Formally, the Dombauhutte is unique in Behrens's oeuvre, and viewed in isolation there appears little to warrant intensive study. Yet, when it is explored thematically, one realizes that actually far from being a radically willful one-off building, it raises issues more central both to Behrens's architecture and to modernism more generally.
There are very few sources to aid interpretation, making the building even more enigmatic. The contract stipulated that the building was to be demolished prior to handing back the site to the city of Munich on January 31, 1923, and recent aerial photographs testify to the lack of physical remains. Sources therefore consist solely of photographs, drawings, and contemporary testimonies. Only two exterior photographs have ever been in circulation. One of them has been reproduced particularly often, presumably because of its dramatic perspective (Fig. 1). The original was published in Deutsche Kunst und Dekoration in 1923, accompanying an extract from Behrens's speech at the official opening of the building. Since then the image has been poorly reproduced a number of times, tightly cropped with high contrast and significant loss of detail. (10) The dappled shadows cast by the foliage, which subtly textures the facade of the original, appear to consume the building in the latter generations of the image. The Dombauhutte has become progressively more rudimentary and mysterious through historiographical study, as contrast has increased at the expense of clarity.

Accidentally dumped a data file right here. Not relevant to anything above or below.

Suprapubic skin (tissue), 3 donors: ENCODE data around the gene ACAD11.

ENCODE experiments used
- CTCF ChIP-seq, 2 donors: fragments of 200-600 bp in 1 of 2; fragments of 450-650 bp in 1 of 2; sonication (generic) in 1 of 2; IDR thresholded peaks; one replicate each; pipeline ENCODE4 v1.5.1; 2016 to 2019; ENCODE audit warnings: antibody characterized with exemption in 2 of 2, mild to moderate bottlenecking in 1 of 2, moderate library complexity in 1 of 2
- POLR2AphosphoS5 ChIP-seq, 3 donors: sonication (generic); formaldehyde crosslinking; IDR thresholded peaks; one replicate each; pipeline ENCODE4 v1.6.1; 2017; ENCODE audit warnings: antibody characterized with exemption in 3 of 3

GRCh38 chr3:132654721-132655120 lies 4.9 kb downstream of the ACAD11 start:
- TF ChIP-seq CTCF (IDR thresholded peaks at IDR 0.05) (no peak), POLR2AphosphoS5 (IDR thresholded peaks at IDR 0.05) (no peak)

An interpretation of the genesis and architectural content of the Dombauhutte must be situated in respect to other responses in the arts to the terrible physical destruction and cultural turmoil caused by World War I. Some artists and architects sought a fundamental reevaluation of the trajectory of modern technology, promoting a collective return to craft that was often modeled on religious working communities. In 1929, Behrens himself revealed in a letter to August Hoff that in the church he recognized "a counterweight for our modern times against the materialism, the all too pervasive neue Sachlichkeit of the new age." (11)The Dombauhutte furnished Behrens with an opportunity to unite his conviction that craft is the basis for good architecture, outlined in Uber die Beziehungen der kunstlerischen und technischen Problem (Concerning the Relationship of Artistic and Technical Problems), 1917, and Reform der kunstlerischen Erziehung (Reform of Artistic Education), 1919, with the spiritual unity of a religious working community.
The primary source for the concrete historical background of the exhibition used here is the Amtlicher Verwaltungsbericht der Ausstellungsleitung (Official Administrative Report of the Exhibition Executive), authored by Edwin Redslob. This summary document chronicles the events leading to the exhibition, noting that from 1919 there had, been repeated calls for a German exhibition of applied arts, especially through articles in the journal Munchner Bund. Munich was selected over other interested cities once its two mayors declared themselves willing to provide substantial financial assistance as well as the grounds for the exhibition, and the Deutscher Werk-bund and the Verband Deutscher Kunstgewerbevereine (Federation of German Applied Arts Societies) pledged their full cooperation. The...